Tim Squyres, American Cinema Editor (ACE)
Life of Pi was a complicated film to make, and not just for the obvious reason that it’s about a tiger in a lifeboat in the ocean. It was a complicated story to adapt to a script. If you read the book, there’s the adventure story about the boy, the tiger and the boat. But it’s not really what the book is about. It ends on something that’s intellectual and philosophical, which is not usually what you do in movies. You usually want to end a movie on an emotional note, but this book ends on a big idea, and that’s why people like the book. We wanted to be true to the theological argument that Yann Martell was trying to make in the book. How to do that in a way that was cinematic was a big challenge.
The great thing about working with Ang is that he doesn’t make the same movie over and over again. It’s constant development. When he decides to do a martial arts film, he doesn’t look for a martial arts editor; he says, “Tim, you’re going to learn to cut martial arts.” In working with him, whatever new thing he’s attracted to, I need to wrap my thinking about this.
Life of Pi was something new, with themes and visuals unlike anything we’ve done before. We’re always pushing each other. We agree 95 percent of the time, but the other 5 percent is what we talk about. If you disagree too much, you can’t work together and if you agree all the time, you’re wasting your time. We push each other a little bit and wind up hopefully with something better than either of us would do on our own.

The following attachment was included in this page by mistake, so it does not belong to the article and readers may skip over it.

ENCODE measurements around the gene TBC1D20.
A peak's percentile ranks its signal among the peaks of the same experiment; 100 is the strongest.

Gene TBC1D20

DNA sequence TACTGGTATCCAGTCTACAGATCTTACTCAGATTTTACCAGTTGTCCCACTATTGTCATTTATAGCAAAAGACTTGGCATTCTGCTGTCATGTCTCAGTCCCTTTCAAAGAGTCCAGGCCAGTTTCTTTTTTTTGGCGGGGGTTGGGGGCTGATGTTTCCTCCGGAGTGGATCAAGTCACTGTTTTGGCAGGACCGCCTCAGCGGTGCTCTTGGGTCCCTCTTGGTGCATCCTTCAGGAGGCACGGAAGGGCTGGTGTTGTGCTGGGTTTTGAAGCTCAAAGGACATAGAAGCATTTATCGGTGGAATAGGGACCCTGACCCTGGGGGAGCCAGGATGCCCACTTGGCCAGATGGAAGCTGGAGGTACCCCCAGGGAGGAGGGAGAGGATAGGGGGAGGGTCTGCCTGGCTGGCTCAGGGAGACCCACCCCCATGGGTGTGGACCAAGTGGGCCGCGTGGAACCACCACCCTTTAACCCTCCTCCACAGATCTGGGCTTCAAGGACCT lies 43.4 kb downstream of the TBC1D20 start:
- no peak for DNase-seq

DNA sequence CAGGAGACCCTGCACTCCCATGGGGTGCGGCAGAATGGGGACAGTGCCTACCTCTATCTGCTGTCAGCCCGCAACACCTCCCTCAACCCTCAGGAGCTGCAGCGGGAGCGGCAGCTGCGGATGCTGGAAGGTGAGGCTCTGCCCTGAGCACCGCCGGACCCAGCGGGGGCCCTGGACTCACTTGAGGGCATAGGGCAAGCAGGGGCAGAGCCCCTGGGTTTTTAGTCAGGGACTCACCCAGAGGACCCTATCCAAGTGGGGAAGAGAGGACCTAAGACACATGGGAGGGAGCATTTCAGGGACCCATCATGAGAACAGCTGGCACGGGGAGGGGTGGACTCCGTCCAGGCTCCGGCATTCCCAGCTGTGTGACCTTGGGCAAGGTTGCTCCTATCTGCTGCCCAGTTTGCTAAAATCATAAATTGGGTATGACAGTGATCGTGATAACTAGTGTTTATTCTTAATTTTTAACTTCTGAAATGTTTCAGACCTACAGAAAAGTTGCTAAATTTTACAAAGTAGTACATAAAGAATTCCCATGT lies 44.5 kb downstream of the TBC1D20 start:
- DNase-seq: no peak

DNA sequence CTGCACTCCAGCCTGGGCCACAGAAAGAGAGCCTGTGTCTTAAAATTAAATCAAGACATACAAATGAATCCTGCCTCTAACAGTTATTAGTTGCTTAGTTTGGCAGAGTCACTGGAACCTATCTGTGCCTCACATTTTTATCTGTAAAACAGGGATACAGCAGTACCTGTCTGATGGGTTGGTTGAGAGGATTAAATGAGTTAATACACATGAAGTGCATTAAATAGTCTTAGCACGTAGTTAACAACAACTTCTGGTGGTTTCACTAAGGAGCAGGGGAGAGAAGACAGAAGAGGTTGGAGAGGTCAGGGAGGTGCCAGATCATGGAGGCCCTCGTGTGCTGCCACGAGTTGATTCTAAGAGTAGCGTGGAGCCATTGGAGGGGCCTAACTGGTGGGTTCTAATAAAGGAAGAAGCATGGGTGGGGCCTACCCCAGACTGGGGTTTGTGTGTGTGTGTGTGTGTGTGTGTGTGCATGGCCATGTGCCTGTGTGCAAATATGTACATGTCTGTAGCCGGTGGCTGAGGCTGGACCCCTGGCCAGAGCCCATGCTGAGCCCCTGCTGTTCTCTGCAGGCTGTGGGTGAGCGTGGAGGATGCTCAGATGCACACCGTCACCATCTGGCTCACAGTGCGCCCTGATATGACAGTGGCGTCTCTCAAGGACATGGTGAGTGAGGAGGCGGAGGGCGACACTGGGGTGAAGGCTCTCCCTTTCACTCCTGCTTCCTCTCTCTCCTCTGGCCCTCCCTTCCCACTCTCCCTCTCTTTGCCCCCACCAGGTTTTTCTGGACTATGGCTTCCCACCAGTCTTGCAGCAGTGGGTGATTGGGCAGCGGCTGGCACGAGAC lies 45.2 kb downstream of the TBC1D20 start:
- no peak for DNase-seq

This was Ang’s first film shooting digitally. He had always shot on film and initially he had to be talked into 3D. You can’t shoot modern 3D on film, so once we decided to pursue 3D, we had to shoot digital. He was wary of the digital cameras at first, but we shot a bunch of tests and the Alexa won him over, especially when he saw what he could get in low light. Working with the cameras was a positive experience for him.
We’re shooting in 3D, which is hard; we’re shooting on water, which is hard; we’re shooting with an inexperienced actor, which can be hard (although he turned out to be quite good); and then there are the animals and all the visual effects. Each one of these factors makes shooting a movie difficult, and we had all of them in the same movie on what was a fairly tight schedule. We simply weren’t going to be able to get the same kind of coverage you would normally get. We would be constrained. On a wave tank shooting in 3D, you’re not going to get 30 set-ups in a day.
Knowing that, we knew we had to have a plan, and previsualization was how we did it. Halon in Los Angeles did the previsualization, which enabled us to make sure we had a plan that would work. Although we relied on previsualization to plan coverage, once the footage got to me, I wasn’t constrained to cut it like the previs, although sometimes there weren’t that many other options that made sense. I spent about half of the shoot in Taiwan, and half in New York; if there were a change on set while I was in Taiwan, I would usually go out to the set and talk to them, which is unusual for me. Usually in Ang’s films, I’m nowhere near they’re shooting. In this case, I got called in a lot to make sure it was going to work out. [more…]
Source: Creative COW